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In Fahrenheit 451, twice Montag's being on the run is referred to as "a game for him to...

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juliayahn | (Level 1) eNoter

Posted April 4, 2013 at 11:56 PM via web

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In Fahrenheit 451, twice Montag's being on the run is referred to as "a game for him to win."

How does Stephen King transform and expand this idea in the future of The Running Man?

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accessteacher | High School Teacher | (Level 3) Distinguished Educator

Posted April 7, 2013 at 9:29 AM (Answer #1)

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It is clear from the way that Montag's "death" is described at the end of Bradbury's novel that the pursuit, capture and execution of such deviants and criminals has become popular entertainment for this dystopian society where the media has become transformed to a debased entity where the poverty of people's own lives is expressed through the substitute lives and forms of entertainment that are shown on television screens. Note what Granger tells Montag about his own "death":

They're faking it. You threw them off at the river. They can't admit it. They know they can hold their audience only so long. The show's got to have a snap ending, quick!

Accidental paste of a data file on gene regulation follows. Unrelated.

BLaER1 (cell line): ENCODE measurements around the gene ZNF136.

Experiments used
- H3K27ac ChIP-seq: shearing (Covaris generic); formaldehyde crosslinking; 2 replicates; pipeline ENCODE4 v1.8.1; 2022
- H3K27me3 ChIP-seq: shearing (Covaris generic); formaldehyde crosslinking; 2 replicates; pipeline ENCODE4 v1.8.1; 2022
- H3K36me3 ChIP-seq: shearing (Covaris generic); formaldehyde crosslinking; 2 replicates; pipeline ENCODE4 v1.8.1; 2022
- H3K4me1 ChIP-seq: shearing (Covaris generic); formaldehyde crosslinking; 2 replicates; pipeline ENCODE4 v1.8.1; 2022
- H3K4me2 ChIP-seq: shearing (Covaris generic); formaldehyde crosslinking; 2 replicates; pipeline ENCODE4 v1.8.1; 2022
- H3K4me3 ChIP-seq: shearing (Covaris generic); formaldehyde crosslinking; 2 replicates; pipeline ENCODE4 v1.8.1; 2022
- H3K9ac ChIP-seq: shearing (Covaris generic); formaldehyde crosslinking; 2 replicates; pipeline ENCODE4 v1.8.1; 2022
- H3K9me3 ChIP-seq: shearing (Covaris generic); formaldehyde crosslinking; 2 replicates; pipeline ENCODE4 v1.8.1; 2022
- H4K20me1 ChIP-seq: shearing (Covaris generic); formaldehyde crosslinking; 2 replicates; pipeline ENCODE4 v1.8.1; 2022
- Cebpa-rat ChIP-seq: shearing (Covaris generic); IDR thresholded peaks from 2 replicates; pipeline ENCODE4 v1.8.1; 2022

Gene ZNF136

Incidentally, this need for a "snap ending" to satisfy the low attention spans of the viewers is something that plays into Montag's favour, allowing him to escape. Bradbury therefore presents a world in which the realms of all moral decency have been obliterated and where the death of humans has become part of entertainment, much in the same way that gladiators were an excellent form of entertainment for the Romans. In The Running Man, Stephen King takes this to its logical extension, where the pursuit of humans is the most lucrative form of entertainment possible and where people are forced into risking their lives because of their poverty. In both novels, media is depicted as a force that has become so powerful that it challenges human dignity and morals.

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